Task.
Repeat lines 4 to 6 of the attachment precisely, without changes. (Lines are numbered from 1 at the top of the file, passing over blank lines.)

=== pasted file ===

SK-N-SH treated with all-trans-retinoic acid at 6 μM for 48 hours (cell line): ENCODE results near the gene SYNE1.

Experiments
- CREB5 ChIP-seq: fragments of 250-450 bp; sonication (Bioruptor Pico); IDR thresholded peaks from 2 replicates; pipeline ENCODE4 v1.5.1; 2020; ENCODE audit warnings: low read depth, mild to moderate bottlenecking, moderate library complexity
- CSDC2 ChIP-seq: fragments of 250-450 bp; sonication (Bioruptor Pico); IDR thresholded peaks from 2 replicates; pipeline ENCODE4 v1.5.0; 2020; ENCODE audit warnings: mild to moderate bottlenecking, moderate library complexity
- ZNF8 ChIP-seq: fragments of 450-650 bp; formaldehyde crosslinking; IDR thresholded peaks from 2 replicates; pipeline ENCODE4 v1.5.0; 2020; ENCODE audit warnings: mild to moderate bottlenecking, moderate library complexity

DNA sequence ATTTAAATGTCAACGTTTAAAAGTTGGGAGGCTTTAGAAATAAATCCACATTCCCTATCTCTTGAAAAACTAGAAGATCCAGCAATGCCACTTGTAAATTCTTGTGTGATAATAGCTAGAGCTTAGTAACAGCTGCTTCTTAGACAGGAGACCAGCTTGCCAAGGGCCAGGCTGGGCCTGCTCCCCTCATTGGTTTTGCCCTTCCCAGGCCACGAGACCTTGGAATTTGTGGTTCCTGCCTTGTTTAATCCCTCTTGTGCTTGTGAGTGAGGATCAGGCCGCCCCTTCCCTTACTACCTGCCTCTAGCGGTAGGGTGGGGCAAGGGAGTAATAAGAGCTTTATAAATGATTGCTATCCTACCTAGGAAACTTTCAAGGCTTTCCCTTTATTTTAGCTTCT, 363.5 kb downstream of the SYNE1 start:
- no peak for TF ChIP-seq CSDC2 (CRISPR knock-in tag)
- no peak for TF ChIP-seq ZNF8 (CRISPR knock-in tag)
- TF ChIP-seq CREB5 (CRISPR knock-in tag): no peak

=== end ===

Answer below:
- CSDC2 ChIP-seq: fragments of 250-450 bp; sonication (Bioruptor Pico); IDR thresholded peaks from 2 replicates; pipeline ENCODE4 v1.5.0; 2020; ENCODE audit warnings: mild to moderate bottlenecking, moderate library complexity
- ZNF8 ChIP-seq: fragments of 450-650 bp; formaldehyde crosslinking; IDR thresholded peaks from 2 replicates; pipeline ENCODE4 v1.5.0; 2020; ENCODE audit warnings: mild to moderate bottlenecking, moderate library complexity

DNA sequence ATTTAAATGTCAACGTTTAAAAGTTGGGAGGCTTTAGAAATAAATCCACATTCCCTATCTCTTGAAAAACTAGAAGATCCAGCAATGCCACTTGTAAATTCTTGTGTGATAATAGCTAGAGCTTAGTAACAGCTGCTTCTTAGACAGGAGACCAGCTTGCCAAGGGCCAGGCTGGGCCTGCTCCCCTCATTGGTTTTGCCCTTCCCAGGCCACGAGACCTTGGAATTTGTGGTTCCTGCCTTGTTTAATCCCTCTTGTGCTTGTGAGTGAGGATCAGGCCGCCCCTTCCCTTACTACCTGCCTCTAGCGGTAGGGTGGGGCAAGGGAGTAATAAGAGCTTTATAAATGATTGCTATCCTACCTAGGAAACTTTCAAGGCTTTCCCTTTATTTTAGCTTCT, 363.5 kb downstream of the SYNE1 start: